The aim of the UN Security Council Resolution 1973 is to protect civilians in Libya by all necessary means. All necessary means can be interpreted broadly to mean a very wide range of options including boots on the ground.
Let’s start by asking some questions:
Who is harming the civilians? If the answer is Muammar el-Qaddafi's forces, then this implies defeating and destroying the forces that are harming civilians. Who gives orders to these forces that are harming civilians? And Who controls and directs these forces that are harming civilians?
These forces act on the order of Qaddafi and sons, if that is so, then Qaddafi himself and his sons have to be dealt with in such a way as to incapacitate them, rendering them incapable of giving orders to harm civilians. Bluntly this means that they must be taken out of the equation.
NATO’s weak performance:NATO’s intervention from the air has been woefully inadequate. Two months down the line NATO has been unable to make a dent in the forces available at Qaddafi’s disposal. This organization is supposed to withstand, deter and defeat an onslaught by Russia and its allies. If the shambolic performance in Libya is any guide, then NATO has no chance in hell stopping a determined Russian assault against Western Europe. The Obama administration recently announced deployment of Predator drones might help but will not protect civilians in the urban areas of Misrata and Tripoli. I am not a military expert, but this is my gut feeling based on armchair observations. What are the scenarios? Given NATO’s impotence and the rebels’ disarray, what options are available now? 1-The UN and the Arab States agree to divide Libya into two small states, an Eastern State (Cyrenaica) and a Western State (Tripolitania). This option allows Qaddafi and his sons to rule Western Libya for ever or until the Eastern State is able to overrun the Western State at some point in the distant future. Most observers agree this is not a satisfactory option.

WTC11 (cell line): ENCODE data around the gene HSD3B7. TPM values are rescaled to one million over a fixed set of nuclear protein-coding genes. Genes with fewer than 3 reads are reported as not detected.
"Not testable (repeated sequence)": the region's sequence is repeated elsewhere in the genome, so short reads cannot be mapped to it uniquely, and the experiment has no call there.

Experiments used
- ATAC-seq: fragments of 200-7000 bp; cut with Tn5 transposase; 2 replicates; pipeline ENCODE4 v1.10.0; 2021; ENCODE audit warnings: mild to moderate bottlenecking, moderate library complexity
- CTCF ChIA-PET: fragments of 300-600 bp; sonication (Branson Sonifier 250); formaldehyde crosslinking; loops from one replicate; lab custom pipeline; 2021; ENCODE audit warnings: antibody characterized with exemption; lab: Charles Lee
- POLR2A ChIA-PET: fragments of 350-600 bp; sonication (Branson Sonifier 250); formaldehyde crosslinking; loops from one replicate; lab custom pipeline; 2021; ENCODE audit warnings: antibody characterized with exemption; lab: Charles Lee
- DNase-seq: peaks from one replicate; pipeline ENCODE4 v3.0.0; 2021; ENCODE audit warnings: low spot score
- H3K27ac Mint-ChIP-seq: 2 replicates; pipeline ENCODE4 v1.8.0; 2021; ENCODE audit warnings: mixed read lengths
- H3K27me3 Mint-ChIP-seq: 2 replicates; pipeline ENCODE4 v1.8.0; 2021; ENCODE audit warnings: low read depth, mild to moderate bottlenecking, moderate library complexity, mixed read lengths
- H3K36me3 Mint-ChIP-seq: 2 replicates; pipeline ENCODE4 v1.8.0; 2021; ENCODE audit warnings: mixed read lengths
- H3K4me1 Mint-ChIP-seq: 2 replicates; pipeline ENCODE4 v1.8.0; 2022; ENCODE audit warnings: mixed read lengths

2- Whilst the skirmishes continue and the stalemate prevails, strong sanctions must be used against Tripoli and areas under government control to allow for gradual strangulation of the regime and weakening the grip of Qaddafi. People will eventually turn against the regime and join the rebels.
3- Beefing up support for the rebels in terms of logistic, training and weapons to make them more effective. The arrival of British military advisers in Benghazi is a good sign. The ultimate aim is to defeat Qaddafi’s forces and topple the regime.
4- The Arab League must be pressed by the UN and the superpowers to take more responsibility in providing protection for the civilians. Egypt, Jordan, Saudi Arabia and the Gulf States can make a tangible contribution. They have the resources and they are not friends of Qaddafi.
5- A diplomatic solution which enables Qaddafi and his entourage to leave Libya and seek refuge elsewhere. They can stay temporarily in a ship in international waters until a country agrees to have them as refugees or political asylum seekers. This option is not acceptable to many Libyans who would like to see Qaddafi and his corrupt sons brought before a Libyan court and the ICC (International Criminal Court).
My hope is that NATO agrees to undertake a swift military solution, disregarding the objections of Russia and China, both of whom are not champions of democracy or freedom, both of whom don’t give a toss if Qaddafi kills hundreds of thousands of Libyans. This will require the deployment of an effective force of ground troops to help the rebels topple the regime. I don’t buy the Vietnam or Iraq scenarios, nor do I buy the scare-mongering rumours that Al-Qaeda is in Libya. Al-Qaeda is everywhere. Sleeping cells and sympathisers are in universities in the UK and in other countries.
The Libyan Army which consists mainly of reluctant conscripts will disintegrate quickly if faced with a professional and heavily equipped force. The Libyan people are fed up to the teeth with the Qaddafi’s odious regime and they will not die defending him or his sons. Once he is close to collapse they will abandon him. The higher ranking people will do a Musa Kusa and escape.
Nehad Ismail is a Britain-based writer and commentator on Middle East issues.